by the rising grounds of his park; to the right lay a broad vale, with the picturesque concomitants of a village, a church, and a stone bridge bestriding the Derwent. Whilst the huge mural banks of Matlock vale stretched themselves to the left, the white face of the rocks which compose them occasionally shewing itself through the wooded clothing of their sides and head; this magnificent scenery contrasted singularly by the vast manufactories and elegant lodging-houses in the bottom of the vale. But to see this magic spot to the greatest advantage, (which runs nearly north and south for two miles) the entreé into it should be made from the Chesterfield road, at the northern extremity, where its beauties would succeed each other in proper gradation; increasing, as we follow the valley, in grandeur and effect. Making our approach this way, we should first be surprised with a vast abrupt wall of limestone rock, lifting itself before us, whose awful head is shaded by yew-trees, elms, and limes, from the recesses of which the humble church of Matlock shews its turrets.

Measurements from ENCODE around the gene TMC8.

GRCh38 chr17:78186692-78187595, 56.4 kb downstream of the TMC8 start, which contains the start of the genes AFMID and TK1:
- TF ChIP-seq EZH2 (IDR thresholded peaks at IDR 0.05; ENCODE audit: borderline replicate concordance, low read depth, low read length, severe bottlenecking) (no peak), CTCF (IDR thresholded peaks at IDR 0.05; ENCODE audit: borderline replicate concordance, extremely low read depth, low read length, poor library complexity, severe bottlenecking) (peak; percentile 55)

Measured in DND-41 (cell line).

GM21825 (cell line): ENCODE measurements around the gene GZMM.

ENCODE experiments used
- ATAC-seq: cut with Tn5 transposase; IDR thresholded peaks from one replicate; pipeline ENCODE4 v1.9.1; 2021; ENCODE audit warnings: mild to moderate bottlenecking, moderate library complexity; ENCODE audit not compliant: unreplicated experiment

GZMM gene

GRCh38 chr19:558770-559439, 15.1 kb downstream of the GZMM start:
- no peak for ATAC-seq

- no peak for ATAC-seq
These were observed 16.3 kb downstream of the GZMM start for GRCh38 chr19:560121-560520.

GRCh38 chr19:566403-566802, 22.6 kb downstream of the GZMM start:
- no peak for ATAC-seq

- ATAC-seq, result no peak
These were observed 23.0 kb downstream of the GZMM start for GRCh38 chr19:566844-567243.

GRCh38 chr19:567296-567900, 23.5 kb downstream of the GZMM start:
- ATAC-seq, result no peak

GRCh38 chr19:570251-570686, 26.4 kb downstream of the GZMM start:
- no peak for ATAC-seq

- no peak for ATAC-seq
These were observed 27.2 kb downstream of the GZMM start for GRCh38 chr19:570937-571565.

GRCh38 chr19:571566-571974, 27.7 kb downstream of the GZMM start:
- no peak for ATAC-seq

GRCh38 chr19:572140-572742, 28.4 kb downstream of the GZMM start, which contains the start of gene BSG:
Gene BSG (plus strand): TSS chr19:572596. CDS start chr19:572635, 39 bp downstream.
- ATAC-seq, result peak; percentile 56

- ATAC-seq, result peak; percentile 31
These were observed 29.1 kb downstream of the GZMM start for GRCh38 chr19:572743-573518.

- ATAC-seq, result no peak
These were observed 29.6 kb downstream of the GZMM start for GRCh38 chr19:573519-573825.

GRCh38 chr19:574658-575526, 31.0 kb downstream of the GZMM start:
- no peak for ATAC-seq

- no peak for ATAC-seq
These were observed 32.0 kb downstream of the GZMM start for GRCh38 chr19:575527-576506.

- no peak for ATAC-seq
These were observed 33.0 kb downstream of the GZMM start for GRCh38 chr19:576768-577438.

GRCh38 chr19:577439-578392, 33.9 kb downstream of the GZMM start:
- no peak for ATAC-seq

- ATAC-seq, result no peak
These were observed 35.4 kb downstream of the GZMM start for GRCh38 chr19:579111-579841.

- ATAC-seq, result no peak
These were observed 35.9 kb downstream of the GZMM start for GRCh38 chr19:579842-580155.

As we proceed, the features of the Vale assume still more majesty, the left-hand side forming itself into rocky crags, which beetle over the Derwent, who flows in solemn silence at its feet. The screen to the right is formed by steep mea-